Responsive Environments - MoodMixer Presentation

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  • My main inspirations for this were:Reactable: this is musical instrument that uses a tangible interface where the musician controls the system by manipulating tangible objectsReactable is a product that came from the Music Technology Group of PompeuFabra University (Barcelona), where they have lots of studies and projects going on about music and the relationship with human beings and our behavior.The other main inspiration came from We Feel Fine, one of the installations we saw in the Decode exhibition, and basically consist in a database of feelings that has been expressed in blogs all around the web. This information allows the artist to create endless applications.
  • This diagram explains the way the Mood mixer works. The control panel has been designed following the color scheme of the old cassette playersFirst, the participant should click in REC to start recordingSecondly, the music starts (with a base melody) that depending of the mood will include another different sound. Going with this, an animation of a heart beating that will be changing the color.The participant can change the mood by using the disc (showing the disc) that are connected to the sensors.To finish composing, just click in STOP and the program will ask the participant to save the details of the distribution. This is because Flash, as a client side language does not let you save anything in the user computer without their permission. Also, the file is txt and not mp3 or whatever, because flash does not allow you to record any sound.
  • Now, a bit of technical stuff.There are 3 levels for each mood, so we have Happy 3 ( that is very very happy), Happy 2 (really happy) and Happy 1 (reasonable happy). And so on with the other moodsAs we have two sensors, one with each pair of moods, at any given point we will have a combination of these two, that is what I call a stage. So basically I associate a different sound and color to each stage.
  • And this is the table of moods, levels and stages…..Describing the table: * Moods are happy / sad and Calm / Tense * Levels are 0, 1, 2, 3 (and I divided the sensor’s range, that goes from 0-999) * Stages are table in the middleAt the beginning I though of creating a different sound for each stage, but there are 49 of them! So I worked around that by creating 7 sounds and putting in the middle and then modifying the tempo and the volume to create the restInstruments are h3 timps. H2 guitar, h1 trumpet, 0 maraca, s1 violin, s2 piano and s3 triangle
  • As Krueger says a responsive environment can have multiple applications in multiple fields. Education and Statistics are just a couple of examples of what it can be done, but the one that I’ve chosen us Sociology and more specific How during the last few years our perception of privacy has changed. How we do not mind about telling the world through our favorite social network how we feel and what we are up to, but this is something we never though we would (or maybe a generation before us…)To do this, I though about allowing the participant to share in facebook, twitter… the overall result of the experiment (like you are 40% sad and 60% calm), but I am afraid this is not going to happen…. :(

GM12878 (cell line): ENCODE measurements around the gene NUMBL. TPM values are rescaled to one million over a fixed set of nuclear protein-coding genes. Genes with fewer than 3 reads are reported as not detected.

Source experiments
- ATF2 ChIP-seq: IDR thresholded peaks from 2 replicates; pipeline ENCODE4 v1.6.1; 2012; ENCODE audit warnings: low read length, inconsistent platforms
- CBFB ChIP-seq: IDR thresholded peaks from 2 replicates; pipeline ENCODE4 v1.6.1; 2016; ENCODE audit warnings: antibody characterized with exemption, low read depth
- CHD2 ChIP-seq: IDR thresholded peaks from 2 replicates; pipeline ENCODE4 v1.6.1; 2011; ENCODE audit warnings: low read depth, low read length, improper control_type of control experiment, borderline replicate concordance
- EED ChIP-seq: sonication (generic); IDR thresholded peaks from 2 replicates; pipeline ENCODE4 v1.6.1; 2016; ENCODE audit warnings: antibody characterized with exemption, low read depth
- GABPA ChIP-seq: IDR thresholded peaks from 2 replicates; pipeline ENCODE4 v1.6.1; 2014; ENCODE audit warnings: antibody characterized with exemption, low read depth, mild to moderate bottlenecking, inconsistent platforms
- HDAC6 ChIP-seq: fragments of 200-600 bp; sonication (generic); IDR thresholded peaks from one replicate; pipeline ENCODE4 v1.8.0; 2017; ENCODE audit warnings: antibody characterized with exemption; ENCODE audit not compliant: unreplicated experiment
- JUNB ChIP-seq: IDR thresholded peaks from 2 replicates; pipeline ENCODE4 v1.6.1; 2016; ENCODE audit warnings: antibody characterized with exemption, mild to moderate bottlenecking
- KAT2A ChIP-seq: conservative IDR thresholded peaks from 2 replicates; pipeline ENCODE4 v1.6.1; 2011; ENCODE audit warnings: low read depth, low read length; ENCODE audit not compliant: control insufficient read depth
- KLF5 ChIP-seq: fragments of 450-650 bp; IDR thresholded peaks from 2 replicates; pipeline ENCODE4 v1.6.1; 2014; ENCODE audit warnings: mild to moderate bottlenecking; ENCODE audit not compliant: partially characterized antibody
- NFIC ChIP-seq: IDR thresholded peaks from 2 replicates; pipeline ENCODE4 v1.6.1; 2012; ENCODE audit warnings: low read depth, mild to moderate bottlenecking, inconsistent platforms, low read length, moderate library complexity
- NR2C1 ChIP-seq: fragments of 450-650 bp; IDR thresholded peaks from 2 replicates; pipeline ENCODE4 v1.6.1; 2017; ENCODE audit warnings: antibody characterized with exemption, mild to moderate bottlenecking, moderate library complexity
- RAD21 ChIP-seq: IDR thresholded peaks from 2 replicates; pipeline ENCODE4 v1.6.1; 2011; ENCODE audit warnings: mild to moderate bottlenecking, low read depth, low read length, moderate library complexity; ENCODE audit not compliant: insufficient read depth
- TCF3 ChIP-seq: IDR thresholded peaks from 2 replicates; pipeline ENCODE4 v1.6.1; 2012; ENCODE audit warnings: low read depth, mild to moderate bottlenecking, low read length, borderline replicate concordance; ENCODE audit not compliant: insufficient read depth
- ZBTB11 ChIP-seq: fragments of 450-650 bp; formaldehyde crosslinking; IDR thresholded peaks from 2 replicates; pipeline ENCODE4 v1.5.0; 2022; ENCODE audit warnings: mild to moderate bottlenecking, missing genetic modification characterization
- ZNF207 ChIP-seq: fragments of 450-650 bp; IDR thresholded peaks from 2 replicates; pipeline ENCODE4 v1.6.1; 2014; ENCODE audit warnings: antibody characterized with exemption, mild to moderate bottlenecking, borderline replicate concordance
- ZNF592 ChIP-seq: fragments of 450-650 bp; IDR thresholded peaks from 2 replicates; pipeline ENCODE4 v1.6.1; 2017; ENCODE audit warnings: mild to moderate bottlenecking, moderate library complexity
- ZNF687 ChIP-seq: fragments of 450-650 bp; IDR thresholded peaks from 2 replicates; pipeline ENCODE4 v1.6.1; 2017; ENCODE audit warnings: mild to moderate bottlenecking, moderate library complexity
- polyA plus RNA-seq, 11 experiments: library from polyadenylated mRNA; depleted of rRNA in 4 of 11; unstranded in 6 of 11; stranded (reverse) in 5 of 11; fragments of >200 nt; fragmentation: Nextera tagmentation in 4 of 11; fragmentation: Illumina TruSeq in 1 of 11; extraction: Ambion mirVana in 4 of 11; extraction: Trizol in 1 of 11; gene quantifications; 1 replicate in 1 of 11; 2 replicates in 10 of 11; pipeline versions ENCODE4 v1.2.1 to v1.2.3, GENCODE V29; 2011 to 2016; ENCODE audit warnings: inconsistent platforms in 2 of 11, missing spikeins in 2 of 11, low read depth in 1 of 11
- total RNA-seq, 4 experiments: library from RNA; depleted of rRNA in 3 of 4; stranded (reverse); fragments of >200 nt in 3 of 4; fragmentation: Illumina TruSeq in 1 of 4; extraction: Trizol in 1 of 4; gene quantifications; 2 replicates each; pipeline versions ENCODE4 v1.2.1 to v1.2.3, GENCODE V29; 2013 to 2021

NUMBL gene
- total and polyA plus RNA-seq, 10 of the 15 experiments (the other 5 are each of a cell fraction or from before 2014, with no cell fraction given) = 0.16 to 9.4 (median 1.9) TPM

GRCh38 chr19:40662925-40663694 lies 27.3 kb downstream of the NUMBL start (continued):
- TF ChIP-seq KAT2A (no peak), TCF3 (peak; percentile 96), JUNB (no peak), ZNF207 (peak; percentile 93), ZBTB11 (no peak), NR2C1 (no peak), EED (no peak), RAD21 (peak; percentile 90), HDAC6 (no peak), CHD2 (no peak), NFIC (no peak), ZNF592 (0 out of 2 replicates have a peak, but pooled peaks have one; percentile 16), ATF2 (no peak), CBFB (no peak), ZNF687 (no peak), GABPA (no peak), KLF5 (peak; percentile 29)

• And with this we reach the last slide! What has it been done so farBasically, the installation can record the distribution properly and show the animation associate with it, save it in a text file and somehow play it (I’m working in an alternative animation for this)And that is all. Thank you very much for listening and I am very happy to answer your questions….
  • Responsive Environments - MoodMixer Presentation

    1. 1. Mood Mixer<br />Maria Gomez Aguirre (10003413)<br />14/05/2010<br />
    2. 2. Content<br />What is it?<br />How does it work?<br />Where does it come from?<br />What is it for?<br />What has it been done so far?<br />
    3. 3. What is it?<br />High interactive installation<br />Creates music distributions based on moods<br />Two pairs of moods:<br />Happiness / Sadness<br />Stress / Calm<br />
    4. 4. Where does it come from?<br />Reactable<br />www.reactable.com<br />We Feel Fine<br />www.wefeelfine.org<br />
    5. 5. How does it work? (I)<br />
    6. 6. How does it work? (II)<br />3 levels for each mood<br />Split up sensor range to meet each mood level<br />Combine moods to create single stages<br />Associate a sound and a color to each combination<br />
    7. 7. How does it work? (III)<br />
    8. 8. What is it for?<br />Education<br />Statistics<br />Sociology<br />Sharing our feelings with the world<br />How our perception of privacy has changed <br />
    9. 9. What has it been done so far?<br />Record the distribution<br />Associate mood with sound<br />Associate mood with color<br />Save it<br />Text file<br />Play it<br />Associate mood with sound<br />Alternative animation (coming soon!)<br />
    10. 10. References<br />‘Music Mood Representations from Social Tags’. Laurier, C.; Sordo, M.; Serrà, J.; Herrera, P. Music Technology Group. Universita Pampeu Fabra. [last access: 13/05/2010] http://mtg.upf.edu/node/1466<br />Krueger, M.W. (1977) ‘Responsive Environments’, in N. Wardrip-Fruin and N. Montfort, N. eds. The New Media Reader. MIT Press, Cambridge, Mass., pp. 377-390<br />Complementary Color (2010) Wikipedia. http://en.wikipedia.org/wiki/Complementary_color [last access: 13/05/2010]<br />

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